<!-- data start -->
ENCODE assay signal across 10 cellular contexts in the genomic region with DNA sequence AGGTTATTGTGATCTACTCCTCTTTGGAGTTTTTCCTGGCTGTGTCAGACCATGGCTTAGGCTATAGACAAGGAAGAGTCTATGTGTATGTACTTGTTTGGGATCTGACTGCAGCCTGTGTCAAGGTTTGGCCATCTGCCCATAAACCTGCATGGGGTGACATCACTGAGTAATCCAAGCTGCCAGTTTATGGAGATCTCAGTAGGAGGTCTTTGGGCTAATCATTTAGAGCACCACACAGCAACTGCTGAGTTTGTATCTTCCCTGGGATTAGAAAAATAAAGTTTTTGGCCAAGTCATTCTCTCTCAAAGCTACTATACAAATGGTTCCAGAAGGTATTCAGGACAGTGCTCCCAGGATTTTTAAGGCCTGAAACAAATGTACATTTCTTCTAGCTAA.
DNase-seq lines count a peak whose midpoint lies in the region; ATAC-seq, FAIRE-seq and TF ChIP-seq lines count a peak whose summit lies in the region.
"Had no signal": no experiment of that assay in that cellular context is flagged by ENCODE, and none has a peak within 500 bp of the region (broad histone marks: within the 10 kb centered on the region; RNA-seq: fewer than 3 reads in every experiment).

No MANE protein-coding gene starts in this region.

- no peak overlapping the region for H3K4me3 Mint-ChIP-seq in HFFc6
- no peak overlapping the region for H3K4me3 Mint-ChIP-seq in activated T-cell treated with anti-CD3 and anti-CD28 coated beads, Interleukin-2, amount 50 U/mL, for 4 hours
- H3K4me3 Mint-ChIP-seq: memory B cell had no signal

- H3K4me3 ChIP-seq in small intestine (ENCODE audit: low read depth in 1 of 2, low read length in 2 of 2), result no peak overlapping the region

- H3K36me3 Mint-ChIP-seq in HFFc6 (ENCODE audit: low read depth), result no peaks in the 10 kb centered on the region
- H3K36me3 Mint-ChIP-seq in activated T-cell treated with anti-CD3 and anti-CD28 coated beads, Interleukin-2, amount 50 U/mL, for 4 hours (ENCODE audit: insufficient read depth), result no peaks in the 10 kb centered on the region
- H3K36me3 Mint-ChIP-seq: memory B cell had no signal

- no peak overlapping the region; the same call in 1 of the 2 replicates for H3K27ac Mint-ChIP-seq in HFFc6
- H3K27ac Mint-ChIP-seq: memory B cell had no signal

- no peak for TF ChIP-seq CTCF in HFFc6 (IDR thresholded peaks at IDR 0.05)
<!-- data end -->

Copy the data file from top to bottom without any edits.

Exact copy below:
ENCODE assay signal across 10 cellular contexts in the genomic region with DNA sequence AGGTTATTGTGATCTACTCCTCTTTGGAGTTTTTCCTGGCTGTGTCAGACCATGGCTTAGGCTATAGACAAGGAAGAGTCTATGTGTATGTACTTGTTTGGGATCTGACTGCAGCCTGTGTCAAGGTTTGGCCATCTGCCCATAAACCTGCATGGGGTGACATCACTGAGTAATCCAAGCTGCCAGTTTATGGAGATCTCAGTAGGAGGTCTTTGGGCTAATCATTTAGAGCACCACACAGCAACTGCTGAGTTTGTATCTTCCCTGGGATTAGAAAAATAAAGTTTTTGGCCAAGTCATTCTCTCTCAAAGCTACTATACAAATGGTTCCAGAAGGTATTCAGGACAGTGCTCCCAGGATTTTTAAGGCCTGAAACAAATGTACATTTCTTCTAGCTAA.
DNase-seq lines count a peak whose midpoint lies in the region; ATAC-seq, FAIRE-seq and TF ChIP-seq lines count a peak whose summit lies in the region.
"Had no signal": no experiment of that assay in that cellular context is flagged by ENCODE, and none has a peak within 500 bp of the region (broad histone marks: within the 10 kb centered on the region; RNA-seq: fewer than 3 reads in every experiment).

No MANE protein-coding gene starts in this region.

- no peak overlapping the region for H3K4me3 Mint-ChIP-seq in HFFc6
- no peak overlapping the region for H3K4me3 Mint-ChIP-seq in activated T-cell treated with anti-CD3 and anti-CD28 coated beads, Interleukin-2, amount 50 U/mL, for 4 hours
- H3K4me3 Mint-ChIP-seq: memory B cell had no signal

- H3K4me3 ChIP-seq in small intestine (ENCODE audit: low read depth in 1 of 2, low read length in 2 of 2), result no peak overlapping the region

- H3K36me3 Mint-ChIP-seq in HFFc6 (ENCODE audit: low read depth), result no peaks in the 10 kb centered on the region
- H3K36me3 Mint-ChIP-seq in activated T-cell treated with anti-CD3 and anti-CD28 coated beads, Interleukin-2, amount 50 U/mL, for 4 hours (ENCODE audit: insufficient read depth), result no peaks in the 10 kb centered on the region
- H3K36me3 Mint-ChIP-seq: memory B cell had no signal

- no peak overlapping the region; the same call in 1 of the 2 replicates for H3K27ac Mint-ChIP-seq in HFFc6
- H3K27ac Mint-ChIP-seq: memory B cell had no signal

- no peak for TF ChIP-seq CTCF in HFFc6 (IDR thresholded peaks at IDR 0.05)